The phrase ’olive oil’ occurs hundreds of times in my recipes. I rarely use anything else in the kitchen - sunflower for chips, groundnut for stir-fries, sesame for seasoning Chinese-style food and the nut oils mentioned in the next section for salads, but for everyday cooking and eating it’s extra virgin olive oil for me.
I’ve tried many different kinds. I’ve bought exotic, Italian-labelled bottles from the local deli, supermarket bottles in France, oil from Nyons (the olive capital of Provence), oil from Bordighera (my friend Giorgio’s holiday village on the Italian Riviera), oil from the co-operative mill in Caromb (where my friends Anne and Jeff have their house), oil in a 2½-litre demijohn from a local greengrocer on the Siena ring road (I still store my oil in this out of nostalgia), and oil from Sainsbury’s.
They all have their different characters - and prices - but I have to say that Sainsbury’s own-brand extra virgin olive oil is excellent and very reasonably priced. I buy two one-litre bottles every month or so and tip them into the Siena demijohn, and I’ve got one of those superb Italian-style oil-cans with a long, tapering spout which enables you to drizzle the oil with great accuracy. Mine’s stainless steel rather than tin-plate, but I don’t mind sacrificing authenticity for durability. It lives beside the cooker and goes to the table whenever it’s needed. It probably saves me quite a lot of money, because drizzling oil into the frying pan from the can is a lot more precise than glugging it in from the heavy demijohn, and trickling a finely-judged quantity over a chicken so I can brush it before roasting is a definite economy.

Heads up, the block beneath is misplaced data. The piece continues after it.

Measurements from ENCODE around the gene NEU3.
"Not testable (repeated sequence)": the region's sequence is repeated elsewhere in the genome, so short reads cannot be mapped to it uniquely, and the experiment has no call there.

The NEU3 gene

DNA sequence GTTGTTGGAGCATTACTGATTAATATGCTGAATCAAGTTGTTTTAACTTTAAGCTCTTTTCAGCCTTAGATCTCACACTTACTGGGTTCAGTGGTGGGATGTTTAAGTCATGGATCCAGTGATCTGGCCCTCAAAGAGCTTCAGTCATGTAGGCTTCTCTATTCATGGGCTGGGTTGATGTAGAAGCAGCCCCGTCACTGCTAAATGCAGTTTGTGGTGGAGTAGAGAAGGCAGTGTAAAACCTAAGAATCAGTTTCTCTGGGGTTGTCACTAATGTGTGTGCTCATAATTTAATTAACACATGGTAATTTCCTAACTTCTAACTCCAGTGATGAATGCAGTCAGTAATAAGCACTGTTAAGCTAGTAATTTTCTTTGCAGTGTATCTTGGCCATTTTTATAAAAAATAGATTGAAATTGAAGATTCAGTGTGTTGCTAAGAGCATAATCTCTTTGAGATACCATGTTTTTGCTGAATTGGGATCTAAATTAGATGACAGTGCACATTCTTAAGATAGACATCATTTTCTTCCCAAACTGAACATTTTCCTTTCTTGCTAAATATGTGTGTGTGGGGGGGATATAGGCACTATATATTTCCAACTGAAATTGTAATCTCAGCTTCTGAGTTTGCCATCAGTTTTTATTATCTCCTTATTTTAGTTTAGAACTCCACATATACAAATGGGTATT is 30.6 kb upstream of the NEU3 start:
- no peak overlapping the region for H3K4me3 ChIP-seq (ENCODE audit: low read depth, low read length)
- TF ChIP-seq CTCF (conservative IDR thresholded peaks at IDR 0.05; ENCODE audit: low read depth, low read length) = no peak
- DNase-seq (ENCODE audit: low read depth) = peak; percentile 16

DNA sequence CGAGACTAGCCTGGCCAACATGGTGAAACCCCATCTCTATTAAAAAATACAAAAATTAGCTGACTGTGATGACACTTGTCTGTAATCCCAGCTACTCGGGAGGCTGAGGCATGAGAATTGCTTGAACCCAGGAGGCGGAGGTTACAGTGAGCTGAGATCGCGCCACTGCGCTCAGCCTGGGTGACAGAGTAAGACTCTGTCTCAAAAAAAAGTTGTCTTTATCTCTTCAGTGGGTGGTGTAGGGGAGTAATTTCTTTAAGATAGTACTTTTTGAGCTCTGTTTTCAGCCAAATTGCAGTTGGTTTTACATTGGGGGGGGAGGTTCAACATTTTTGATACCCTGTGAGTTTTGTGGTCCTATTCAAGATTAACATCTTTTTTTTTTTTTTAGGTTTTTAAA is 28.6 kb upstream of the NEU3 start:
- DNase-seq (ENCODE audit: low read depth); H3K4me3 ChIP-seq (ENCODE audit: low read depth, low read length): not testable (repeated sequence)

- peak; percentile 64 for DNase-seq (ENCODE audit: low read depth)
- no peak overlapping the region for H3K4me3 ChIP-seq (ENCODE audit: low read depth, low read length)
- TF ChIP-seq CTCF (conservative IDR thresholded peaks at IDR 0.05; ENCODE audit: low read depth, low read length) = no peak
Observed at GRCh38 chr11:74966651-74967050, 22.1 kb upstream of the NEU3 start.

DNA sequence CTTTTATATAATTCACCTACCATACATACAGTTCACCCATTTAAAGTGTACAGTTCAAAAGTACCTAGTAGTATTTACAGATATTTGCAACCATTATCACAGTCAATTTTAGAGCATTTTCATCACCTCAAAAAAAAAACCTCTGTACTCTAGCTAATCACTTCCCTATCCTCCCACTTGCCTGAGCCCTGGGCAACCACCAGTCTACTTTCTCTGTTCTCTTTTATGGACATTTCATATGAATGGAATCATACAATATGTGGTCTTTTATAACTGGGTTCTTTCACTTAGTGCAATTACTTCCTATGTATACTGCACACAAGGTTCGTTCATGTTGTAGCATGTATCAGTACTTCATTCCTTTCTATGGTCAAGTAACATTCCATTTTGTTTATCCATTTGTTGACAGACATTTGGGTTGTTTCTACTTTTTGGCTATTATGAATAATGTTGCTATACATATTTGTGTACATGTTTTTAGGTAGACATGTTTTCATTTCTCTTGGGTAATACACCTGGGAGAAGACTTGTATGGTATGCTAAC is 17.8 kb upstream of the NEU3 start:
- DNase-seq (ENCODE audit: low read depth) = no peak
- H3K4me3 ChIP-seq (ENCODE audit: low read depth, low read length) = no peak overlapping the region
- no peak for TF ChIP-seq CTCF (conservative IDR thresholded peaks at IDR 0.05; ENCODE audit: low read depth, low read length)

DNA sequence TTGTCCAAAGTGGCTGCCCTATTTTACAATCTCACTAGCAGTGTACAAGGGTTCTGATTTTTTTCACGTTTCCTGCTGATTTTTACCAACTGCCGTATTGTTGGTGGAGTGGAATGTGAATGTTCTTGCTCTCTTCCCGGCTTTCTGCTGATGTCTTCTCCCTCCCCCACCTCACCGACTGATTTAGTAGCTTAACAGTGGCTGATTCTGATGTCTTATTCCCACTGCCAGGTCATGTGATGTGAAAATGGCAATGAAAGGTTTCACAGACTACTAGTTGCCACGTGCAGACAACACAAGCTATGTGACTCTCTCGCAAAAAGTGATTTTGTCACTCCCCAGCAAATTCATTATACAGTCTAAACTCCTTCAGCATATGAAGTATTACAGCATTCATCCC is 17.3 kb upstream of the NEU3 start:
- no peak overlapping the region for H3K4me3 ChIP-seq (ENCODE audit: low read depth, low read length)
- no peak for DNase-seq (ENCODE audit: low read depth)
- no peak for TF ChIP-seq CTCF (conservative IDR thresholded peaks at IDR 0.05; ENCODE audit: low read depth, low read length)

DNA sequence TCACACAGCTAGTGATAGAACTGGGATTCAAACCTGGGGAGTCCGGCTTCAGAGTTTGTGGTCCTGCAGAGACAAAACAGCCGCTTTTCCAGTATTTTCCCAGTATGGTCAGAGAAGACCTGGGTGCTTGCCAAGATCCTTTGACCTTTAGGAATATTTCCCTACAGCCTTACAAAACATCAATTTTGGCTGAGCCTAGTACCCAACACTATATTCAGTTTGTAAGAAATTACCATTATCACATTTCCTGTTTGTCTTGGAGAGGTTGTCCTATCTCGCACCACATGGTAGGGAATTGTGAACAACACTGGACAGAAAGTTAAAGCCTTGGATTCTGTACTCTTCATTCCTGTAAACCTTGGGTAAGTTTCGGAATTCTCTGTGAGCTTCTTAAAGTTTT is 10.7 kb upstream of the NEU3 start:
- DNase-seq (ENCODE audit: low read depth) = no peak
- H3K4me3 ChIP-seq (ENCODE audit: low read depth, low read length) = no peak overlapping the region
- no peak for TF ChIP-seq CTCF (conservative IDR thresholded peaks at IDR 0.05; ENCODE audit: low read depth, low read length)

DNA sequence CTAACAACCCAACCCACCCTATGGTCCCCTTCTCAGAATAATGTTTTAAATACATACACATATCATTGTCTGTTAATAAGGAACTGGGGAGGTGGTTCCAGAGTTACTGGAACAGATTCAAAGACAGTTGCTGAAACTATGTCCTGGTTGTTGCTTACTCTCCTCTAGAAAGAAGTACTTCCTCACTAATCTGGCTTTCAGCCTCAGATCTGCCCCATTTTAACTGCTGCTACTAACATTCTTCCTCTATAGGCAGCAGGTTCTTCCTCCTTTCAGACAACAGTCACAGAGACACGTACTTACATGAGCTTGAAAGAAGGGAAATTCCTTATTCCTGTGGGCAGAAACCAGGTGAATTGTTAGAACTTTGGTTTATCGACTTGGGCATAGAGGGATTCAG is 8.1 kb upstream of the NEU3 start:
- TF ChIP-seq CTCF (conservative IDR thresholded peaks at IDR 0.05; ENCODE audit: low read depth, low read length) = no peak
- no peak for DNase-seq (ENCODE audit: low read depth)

Other luxury oils
Unfortunately, one of the very few things I love and Patricia doesn’t like at all is walnuts, and this extends to their most delicious derivative, walnut oil. However, as we often serve our oils and dressings at the table rather than ’tossing’ the salads, this isn’t a real problem. (I hate this moronic use of the word ’toss’, particularly when used in a menu - ’freshly tossed mixed leaves’. Is one who tosses a tosser?. The French use ’turn’.